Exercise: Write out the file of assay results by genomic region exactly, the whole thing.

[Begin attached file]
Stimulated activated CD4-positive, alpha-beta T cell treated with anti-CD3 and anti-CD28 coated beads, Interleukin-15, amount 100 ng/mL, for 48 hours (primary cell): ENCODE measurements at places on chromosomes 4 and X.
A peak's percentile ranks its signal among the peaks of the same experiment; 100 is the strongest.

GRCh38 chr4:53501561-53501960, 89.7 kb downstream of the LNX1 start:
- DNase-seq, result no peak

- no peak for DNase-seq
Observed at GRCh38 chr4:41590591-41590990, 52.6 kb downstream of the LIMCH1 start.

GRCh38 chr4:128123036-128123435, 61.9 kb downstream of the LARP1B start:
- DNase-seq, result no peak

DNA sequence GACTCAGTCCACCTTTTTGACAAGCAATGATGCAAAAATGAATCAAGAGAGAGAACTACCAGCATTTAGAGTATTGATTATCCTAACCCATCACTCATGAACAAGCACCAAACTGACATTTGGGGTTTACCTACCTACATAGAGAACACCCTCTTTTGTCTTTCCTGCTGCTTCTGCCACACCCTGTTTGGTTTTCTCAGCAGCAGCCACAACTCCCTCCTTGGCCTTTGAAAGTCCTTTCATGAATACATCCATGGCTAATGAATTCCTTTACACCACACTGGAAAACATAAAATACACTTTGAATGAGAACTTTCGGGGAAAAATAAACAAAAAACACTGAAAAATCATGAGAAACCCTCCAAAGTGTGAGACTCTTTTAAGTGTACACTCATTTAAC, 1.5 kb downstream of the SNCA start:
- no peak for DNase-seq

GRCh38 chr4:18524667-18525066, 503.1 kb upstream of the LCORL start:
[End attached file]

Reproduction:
Stimulated activated CD4-positive, alpha-beta T cell treated with anti-CD3 and anti-CD28 coated beads, Interleukin-15, amount 100 ng/mL, for 48 hours (primary cell): ENCODE measurements at places on chromosomes 4 and X.
A peak's percentile ranks its signal among the peaks of the same experiment; 100 is the strongest.

GRCh38 chr4:53501561-53501960, 89.7 kb downstream of the LNX1 start:
- DNase-seq, result no peak

- no peak for DNase-seq
Observed at GRCh38 chr4:41590591-41590990, 52.6 kb downstream of the LIMCH1 start.

GRCh38 chr4:128123036-128123435, 61.9 kb downstream of the LARP1B start:
- DNase-seq, result no peak

DNA sequence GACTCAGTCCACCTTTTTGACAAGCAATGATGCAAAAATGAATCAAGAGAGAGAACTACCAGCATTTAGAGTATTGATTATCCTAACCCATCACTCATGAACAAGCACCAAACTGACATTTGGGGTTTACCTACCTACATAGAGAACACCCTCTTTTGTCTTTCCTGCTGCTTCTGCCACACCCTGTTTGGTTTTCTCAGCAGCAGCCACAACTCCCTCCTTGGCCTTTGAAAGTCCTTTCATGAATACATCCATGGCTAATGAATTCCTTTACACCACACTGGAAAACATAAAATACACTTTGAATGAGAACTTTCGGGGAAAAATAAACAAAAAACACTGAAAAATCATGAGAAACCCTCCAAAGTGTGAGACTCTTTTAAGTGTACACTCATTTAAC, 1.5 kb downstream of the SNCA start:
- no peak for DNase-seq

GRCh38 chr4:18524667-18525066, 503.1 kb upstream of the LCORL start: